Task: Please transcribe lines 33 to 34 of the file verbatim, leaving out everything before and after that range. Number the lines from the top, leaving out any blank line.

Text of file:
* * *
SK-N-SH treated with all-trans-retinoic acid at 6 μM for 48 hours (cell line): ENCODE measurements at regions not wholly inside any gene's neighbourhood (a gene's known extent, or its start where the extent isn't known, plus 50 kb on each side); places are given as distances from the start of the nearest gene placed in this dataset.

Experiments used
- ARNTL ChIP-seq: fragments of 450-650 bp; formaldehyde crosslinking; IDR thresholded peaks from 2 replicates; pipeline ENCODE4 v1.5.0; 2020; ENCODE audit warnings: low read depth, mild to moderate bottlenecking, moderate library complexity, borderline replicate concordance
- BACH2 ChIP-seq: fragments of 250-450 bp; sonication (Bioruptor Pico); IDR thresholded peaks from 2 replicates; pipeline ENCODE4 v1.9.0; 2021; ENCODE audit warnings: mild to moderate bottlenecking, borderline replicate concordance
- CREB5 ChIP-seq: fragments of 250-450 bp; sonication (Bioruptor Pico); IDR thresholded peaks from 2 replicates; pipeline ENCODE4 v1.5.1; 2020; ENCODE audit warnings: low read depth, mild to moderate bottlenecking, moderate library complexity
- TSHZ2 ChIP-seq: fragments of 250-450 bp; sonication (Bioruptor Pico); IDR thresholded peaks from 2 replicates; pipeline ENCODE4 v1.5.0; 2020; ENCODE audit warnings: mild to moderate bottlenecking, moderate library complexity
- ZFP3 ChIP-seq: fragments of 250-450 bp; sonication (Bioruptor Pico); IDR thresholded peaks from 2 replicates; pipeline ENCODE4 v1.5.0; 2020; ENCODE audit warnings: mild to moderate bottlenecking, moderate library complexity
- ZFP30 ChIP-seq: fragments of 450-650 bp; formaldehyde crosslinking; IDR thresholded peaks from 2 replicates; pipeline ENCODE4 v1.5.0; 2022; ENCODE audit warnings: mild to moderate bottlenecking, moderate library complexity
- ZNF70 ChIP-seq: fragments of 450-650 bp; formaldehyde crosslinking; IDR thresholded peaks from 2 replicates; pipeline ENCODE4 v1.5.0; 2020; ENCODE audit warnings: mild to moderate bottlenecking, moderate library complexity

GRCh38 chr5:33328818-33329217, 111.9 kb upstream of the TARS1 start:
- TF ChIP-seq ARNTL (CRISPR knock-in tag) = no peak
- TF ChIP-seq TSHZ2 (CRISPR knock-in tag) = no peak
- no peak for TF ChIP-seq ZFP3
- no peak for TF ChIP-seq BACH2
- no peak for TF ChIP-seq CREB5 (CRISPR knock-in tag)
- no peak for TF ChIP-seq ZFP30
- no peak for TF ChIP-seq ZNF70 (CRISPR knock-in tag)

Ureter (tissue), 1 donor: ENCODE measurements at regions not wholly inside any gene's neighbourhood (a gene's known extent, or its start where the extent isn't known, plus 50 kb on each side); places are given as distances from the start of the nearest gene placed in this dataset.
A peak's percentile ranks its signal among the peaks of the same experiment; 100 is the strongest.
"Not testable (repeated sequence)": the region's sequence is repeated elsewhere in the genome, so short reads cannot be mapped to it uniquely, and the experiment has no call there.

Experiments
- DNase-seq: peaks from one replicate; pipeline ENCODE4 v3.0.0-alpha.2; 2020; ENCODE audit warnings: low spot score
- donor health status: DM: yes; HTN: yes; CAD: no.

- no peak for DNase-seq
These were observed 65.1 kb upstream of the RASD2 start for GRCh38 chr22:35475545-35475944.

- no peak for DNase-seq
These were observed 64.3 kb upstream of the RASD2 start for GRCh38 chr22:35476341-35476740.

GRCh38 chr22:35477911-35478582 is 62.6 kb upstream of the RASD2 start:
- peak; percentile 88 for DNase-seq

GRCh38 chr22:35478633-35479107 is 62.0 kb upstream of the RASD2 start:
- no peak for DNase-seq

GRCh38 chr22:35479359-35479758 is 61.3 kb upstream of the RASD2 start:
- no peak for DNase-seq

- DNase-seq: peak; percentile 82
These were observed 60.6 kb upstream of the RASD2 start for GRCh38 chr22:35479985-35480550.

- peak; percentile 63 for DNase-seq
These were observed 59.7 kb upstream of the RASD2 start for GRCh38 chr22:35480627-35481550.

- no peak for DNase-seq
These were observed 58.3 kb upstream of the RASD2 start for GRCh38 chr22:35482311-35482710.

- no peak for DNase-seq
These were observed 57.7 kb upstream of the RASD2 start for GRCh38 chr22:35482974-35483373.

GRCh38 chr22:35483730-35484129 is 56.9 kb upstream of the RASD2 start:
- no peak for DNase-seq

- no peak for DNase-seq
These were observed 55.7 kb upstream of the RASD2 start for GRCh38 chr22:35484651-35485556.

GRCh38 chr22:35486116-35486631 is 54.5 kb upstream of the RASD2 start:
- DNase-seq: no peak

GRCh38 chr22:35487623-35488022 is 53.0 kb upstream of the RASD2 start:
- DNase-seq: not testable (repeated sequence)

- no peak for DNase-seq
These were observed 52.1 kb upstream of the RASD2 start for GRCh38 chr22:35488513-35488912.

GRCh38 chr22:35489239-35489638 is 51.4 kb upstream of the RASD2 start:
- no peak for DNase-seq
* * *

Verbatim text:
- no peak for DNase-seq

- DNase-seq: peak; percentile 82